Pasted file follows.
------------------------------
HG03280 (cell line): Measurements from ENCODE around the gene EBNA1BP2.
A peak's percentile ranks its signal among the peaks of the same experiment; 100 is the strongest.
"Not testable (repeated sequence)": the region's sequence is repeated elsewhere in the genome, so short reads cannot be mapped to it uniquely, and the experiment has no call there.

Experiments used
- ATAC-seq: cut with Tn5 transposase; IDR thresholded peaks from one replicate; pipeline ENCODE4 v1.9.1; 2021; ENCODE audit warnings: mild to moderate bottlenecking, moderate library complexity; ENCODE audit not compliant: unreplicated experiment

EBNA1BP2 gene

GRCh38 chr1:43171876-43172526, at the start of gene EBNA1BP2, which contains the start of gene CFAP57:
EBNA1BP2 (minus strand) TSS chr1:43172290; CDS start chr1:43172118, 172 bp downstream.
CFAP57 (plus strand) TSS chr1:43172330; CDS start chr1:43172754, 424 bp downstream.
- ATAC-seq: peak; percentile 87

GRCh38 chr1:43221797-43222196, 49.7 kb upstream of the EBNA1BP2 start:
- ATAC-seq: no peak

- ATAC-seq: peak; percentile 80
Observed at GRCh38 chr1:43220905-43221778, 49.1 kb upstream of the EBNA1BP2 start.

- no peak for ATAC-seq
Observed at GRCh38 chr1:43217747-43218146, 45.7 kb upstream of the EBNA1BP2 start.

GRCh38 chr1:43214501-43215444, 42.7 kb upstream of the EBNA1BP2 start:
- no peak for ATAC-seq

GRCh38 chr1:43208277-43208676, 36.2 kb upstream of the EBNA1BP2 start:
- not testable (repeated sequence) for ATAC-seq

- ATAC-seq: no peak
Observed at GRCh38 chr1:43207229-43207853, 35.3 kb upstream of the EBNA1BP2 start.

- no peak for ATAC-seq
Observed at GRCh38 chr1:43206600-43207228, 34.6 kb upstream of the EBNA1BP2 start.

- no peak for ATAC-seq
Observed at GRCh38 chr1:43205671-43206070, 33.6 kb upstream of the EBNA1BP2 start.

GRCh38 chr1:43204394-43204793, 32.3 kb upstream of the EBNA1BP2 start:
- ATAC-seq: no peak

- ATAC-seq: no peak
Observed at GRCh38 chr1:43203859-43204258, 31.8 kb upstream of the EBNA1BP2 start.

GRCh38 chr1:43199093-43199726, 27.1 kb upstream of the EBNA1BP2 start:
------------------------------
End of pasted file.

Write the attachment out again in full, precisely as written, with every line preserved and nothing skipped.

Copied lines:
HG03280 (cell line): Measurements from ENCODE around the gene EBNA1BP2.
A peak's percentile ranks its signal among the peaks of the same experiment; 100 is the strongest.
"Not testable (repeated sequence)": the region's sequence is repeated elsewhere in the genome, so short reads cannot be mapped to it uniquely, and the experiment has no call there.

Experiments used
- ATAC-seq: cut with Tn5 transposase; IDR thresholded peaks from one replicate; pipeline ENCODE4 v1.9.1; 2021; ENCODE audit warnings: mild to moderate bottlenecking, moderate library complexity; ENCODE audit not compliant: unreplicated experiment

EBNA1BP2 gene

GRCh38 chr1:43171876-43172526, at the start of gene EBNA1BP2, which contains the start of gene CFAP57:
EBNA1BP2 (minus strand) TSS chr1:43172290; CDS start chr1:43172118, 172 bp downstream.
CFAP57 (plus strand) TSS chr1:43172330; CDS start chr1:43172754, 424 bp downstream.
- ATAC-seq: peak; percentile 87

GRCh38 chr1:43221797-43222196, 49.7 kb upstream of the EBNA1BP2 start:
- ATAC-seq: no peak

- ATAC-seq: peak; percentile 80
Observed at GRCh38 chr1:43220905-43221778, 49.1 kb upstream of the EBNA1BP2 start.

- no peak for ATAC-seq
Observed at GRCh38 chr1:43217747-43218146, 45.7 kb upstream of the EBNA1BP2 start.

GRCh38 chr1:43214501-43215444, 42.7 kb upstream of the EBNA1BP2 start:
- no peak for ATAC-seq

GRCh38 chr1:43208277-43208676, 36.2 kb upstream of the EBNA1BP2 start:
- not testable (repeated sequence) for ATAC-seq

- ATAC-seq: no peak
Observed at GRCh38 chr1:43207229-43207853, 35.3 kb upstream of the EBNA1BP2 start.

- no peak for ATAC-seq
Observed at GRCh38 chr1:43206600-43207228, 34.6 kb upstream of the EBNA1BP2 start.

- no peak for ATAC-seq
Observed at GRCh38 chr1:43205671-43206070, 33.6 kb upstream of the EBNA1BP2 start.

GRCh38 chr1:43204394-43204793, 32.3 kb upstream of the EBNA1BP2 start:
- ATAC-seq: no peak

- ATAC-seq: no peak
Observed at GRCh38 chr1:43203859-43204258, 31.8 kb upstream of the EBNA1BP2 start.

GRCh38 chr1:43199093-43199726, 27.1 kb upstream of the EBNA1BP2 start: